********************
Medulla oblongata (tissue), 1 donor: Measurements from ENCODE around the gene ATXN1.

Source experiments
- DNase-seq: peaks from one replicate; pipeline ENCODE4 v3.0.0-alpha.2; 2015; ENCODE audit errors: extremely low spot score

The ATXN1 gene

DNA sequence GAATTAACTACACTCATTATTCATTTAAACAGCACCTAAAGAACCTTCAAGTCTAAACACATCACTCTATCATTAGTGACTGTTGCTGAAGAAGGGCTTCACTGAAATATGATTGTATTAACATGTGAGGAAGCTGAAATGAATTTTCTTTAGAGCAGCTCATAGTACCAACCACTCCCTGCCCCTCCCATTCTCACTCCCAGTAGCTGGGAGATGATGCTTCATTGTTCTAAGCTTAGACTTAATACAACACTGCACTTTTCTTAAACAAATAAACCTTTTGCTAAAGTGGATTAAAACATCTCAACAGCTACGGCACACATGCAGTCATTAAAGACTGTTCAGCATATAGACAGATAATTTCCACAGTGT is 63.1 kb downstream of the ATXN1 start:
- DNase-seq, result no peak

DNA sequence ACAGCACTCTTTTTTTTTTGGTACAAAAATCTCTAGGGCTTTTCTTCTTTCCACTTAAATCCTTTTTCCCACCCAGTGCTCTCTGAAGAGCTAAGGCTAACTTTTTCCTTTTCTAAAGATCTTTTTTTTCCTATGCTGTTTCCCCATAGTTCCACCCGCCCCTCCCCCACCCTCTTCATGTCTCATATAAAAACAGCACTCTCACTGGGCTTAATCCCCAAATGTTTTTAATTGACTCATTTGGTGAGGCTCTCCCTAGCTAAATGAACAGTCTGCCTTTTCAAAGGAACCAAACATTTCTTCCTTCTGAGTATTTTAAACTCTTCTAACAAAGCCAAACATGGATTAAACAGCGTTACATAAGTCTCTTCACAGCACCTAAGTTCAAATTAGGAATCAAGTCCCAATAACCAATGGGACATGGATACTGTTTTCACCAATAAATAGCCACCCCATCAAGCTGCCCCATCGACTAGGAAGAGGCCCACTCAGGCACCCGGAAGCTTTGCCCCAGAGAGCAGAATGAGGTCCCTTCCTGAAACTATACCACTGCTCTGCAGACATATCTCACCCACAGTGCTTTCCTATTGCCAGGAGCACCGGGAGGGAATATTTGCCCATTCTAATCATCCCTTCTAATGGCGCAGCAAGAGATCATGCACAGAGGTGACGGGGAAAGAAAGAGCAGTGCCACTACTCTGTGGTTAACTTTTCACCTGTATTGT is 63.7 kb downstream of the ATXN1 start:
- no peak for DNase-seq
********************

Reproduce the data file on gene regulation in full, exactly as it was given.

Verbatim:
Medulla oblongata (tissue), 1 donor: Measurements from ENCODE around the gene ATXN1.

Source experiments
- DNase-seq: peaks from one replicate; pipeline ENCODE4 v3.0.0-alpha.2; 2015; ENCODE audit errors: extremely low spot score

The ATXN1 gene

DNA sequence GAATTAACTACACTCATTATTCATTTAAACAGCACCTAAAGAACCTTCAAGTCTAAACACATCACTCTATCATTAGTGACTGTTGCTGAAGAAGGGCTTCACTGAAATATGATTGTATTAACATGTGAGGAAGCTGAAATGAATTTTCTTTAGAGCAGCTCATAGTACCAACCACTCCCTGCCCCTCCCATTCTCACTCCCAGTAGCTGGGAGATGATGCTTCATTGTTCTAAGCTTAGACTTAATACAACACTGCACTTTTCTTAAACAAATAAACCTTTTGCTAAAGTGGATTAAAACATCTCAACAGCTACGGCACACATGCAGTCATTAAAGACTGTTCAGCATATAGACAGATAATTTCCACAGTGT is 63.1 kb downstream of the ATXN1 start:
- DNase-seq, result no peak

DNA sequence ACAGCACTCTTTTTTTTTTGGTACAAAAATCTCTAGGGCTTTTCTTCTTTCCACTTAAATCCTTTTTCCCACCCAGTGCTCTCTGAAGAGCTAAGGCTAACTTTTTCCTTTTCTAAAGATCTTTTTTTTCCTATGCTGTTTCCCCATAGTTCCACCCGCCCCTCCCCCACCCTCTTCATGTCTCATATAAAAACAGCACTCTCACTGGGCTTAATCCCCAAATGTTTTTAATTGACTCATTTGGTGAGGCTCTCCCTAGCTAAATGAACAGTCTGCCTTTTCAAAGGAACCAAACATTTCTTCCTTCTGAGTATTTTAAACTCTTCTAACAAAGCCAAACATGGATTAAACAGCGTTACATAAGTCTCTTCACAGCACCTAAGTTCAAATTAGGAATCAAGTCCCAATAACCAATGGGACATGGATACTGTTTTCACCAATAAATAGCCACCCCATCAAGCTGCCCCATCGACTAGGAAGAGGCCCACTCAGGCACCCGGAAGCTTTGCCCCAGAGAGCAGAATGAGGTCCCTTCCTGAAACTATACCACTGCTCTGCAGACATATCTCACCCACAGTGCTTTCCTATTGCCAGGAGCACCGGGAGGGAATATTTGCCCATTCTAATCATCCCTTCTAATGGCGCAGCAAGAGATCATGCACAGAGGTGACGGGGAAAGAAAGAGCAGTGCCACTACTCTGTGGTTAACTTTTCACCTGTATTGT is 63.7 kb downstream of the ATXN1 start:
- no peak for DNase-seq